Not too far away was a golden jackal scanning the scene, perhaps looking for an early lunch.
Always a clue that there was something special in the area was the large number of stationary Land Cruisers sitting in one spot on the road with everyone’s camera pointing in the same direction! The radio signals which the various driver/guides send out when they spot something make it a common occurrence.
In this case, it was our first lion sighting of the morning. When it did not seem like he would be budging from his comfortable spot any time soon, we moved on. This time we would be rewarded for our impatience!
Just down the road on the other side, we would get a clearer view of another lion also lounging in the morning shade, probably resting after having devoured his morning meal!
The crater floor is mostly grassland and most of the animals you will see are grazers. How many are there? I came across the following figures for some of the species – both grazers and predators.
- 10000 wildebeest,
- 5000 zebras,
- 400 spotted hyenas,
- 70 elephants, and
- 55 lions.
Two species that are not in the crater are giraffes and impalas. While the former are thought to be unable to deal with the steep slopes of the crater wall, the absence of impalas remains a mystery. Leopards and cheetahs have apparently been spotted.
It was interesting to see how the grazers seem to co-exist peacefully on the grassland. In the image above, a Thomson’s gazelle, a rhino, wildebeests, and zebras can be seen.
In this case, the line-up of vehicles was for the rhinos. First, we watched as a wildebeest strolled by. Neither seemed to be threatened by the walk-by. Then we watched a hyena pass by nonchalantly. He seemed to have his eye on the gazelle, who also had his eye on the hyena.
While I am sure that some visitors relish the possibility of seeing a predator – a hyena or two or perhaps some lions – take down a herbivore and rip it apart for lunch, I am glad we were spared the spectacle. It has all the allure of going to the Colosseum in Rome 2000 years ago to watch the blood sport unfold.
By now there were another half-dozen vehicles all in the same spot watching the goings-on. It was shortly before 10 as we headed to the Mandusi Swamp for a possible hippopotamus sighting. Along the way, we did pass a few elephants. While there are some at Ngorongoro, they are not in the numbers we saw at Tarangire the previous afternoon. (Tarangire has an elephant population of about 2500.)
We were in luck when we got to Mandusi Swamp. The hippos were there! However, they remained almost fully submerged for the fifteen minutes we spent waiting for one or two of them to pop out of the water and head for shore.
In the grass on the marsh edge, we saw a grey crowned crane (the grey refers to the upper body with the crown a straw-yellow). I would learn from our guide that it is Uganda’s national bird.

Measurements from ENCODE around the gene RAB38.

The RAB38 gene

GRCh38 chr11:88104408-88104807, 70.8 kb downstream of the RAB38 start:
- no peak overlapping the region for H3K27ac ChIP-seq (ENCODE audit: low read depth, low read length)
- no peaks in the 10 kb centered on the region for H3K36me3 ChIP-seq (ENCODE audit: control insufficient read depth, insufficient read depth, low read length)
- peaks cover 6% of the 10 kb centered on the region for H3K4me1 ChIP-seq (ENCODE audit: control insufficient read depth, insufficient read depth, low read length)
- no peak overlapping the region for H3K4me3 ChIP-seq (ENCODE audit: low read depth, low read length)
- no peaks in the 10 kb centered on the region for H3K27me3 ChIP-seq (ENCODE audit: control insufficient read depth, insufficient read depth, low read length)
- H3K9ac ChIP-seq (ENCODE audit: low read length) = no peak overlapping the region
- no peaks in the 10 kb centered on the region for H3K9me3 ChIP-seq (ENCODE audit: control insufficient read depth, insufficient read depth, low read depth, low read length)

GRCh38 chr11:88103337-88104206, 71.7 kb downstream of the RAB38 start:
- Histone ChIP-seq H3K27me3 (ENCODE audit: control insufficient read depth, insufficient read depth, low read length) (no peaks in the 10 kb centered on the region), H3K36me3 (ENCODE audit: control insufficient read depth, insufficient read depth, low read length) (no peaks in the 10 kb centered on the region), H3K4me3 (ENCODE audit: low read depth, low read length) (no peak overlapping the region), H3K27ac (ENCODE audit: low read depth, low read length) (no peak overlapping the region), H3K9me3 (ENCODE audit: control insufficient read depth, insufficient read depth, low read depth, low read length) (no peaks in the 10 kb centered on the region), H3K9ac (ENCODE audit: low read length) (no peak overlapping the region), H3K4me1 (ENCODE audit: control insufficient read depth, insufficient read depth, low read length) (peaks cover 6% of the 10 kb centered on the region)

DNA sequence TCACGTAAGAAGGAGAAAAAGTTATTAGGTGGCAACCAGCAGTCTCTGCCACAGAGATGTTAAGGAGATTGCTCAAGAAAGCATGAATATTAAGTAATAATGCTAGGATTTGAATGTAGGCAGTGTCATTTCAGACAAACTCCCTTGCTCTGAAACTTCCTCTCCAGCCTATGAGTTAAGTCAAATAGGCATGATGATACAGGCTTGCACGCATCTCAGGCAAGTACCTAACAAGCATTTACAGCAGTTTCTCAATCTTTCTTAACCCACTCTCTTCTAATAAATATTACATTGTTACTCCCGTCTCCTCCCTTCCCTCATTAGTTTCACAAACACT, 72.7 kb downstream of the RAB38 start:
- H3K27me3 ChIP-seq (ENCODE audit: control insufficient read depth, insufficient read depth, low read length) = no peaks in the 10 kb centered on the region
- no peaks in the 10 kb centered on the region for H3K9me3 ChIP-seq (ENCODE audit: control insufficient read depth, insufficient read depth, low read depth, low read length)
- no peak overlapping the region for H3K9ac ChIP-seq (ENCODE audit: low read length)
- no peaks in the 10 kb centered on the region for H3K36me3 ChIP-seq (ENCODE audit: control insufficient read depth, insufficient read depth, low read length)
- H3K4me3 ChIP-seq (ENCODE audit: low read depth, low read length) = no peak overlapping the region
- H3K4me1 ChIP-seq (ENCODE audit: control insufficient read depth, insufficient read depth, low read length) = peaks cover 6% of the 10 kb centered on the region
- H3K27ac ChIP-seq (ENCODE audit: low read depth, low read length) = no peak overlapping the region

The previous afternoon in Tarangire we had seen some warthogs; now we saw a few more, this time including infants.
Birders will love Ngorongoro thanks to the chance of seeing a large number of bird species. This is where having a good telephoto on a larger sensor camera is a must.
The two following images were taken with the same camera. The first one was shot at 24 mm, the camera lens’ widest angle and greatest field of view. The second was shot with the lens at 720mm. While a current smart phone with its typical 27mm field of view will get you some decent shots, you will miss the ability to zoom in on more distant subjects.
I took most of the images and video in this post and the one on Tarangire with my newly acquired Sony HX80, which I bought used from Henry’s in Toronto for $160. CDN. I also had my Sony RX100 III with its better (but not APS-C sized) sensor for shots and videos in the 24 to 70 mm. range.
I found the combination to be acceptable. While I did miss my Sony A77 and my Sony A6000 cameras, I did not miss having to change lenses or lugging around camera gear that weighed from five to ten times more than the two tiny point and shoots I took to Tanzania.
The ride back to the rim of the crater was steeper and longer than our ride down Seneto Road at the start of the day. It was also less bumpy, given the bricks that made up the roadbed. Check out the following video clip for a sample of that ride.
We stopped at the same spot where the Land Cruiser before us had stopped and quickly took a few last photos of the remarkable ecosystem that is the Ngorongoro Crater. We had wondered at the start of the day how we could top our previous day’s visit to Tarangire. Now none of us could say which of the two was the better! We were just glad to have been able to do both of them.
For a two-day safari that I had booked the day before I went, things had turned out remarkably well. I was glad that I had passed up on some of the $1500.+ package deals that I had been offered for a similar safari.
From the crater, we returned to the campground where a vehicle and driver were waiting to take four of us back to Arusha, and me onwards to the Kilimanjaro International Airport. Twenty-four hours after descending the Seneto Road into the crater, I was sitting in Amsterdam at Schiphol Airport waiting for my connecting flight to Toronto. Crazy world, eh!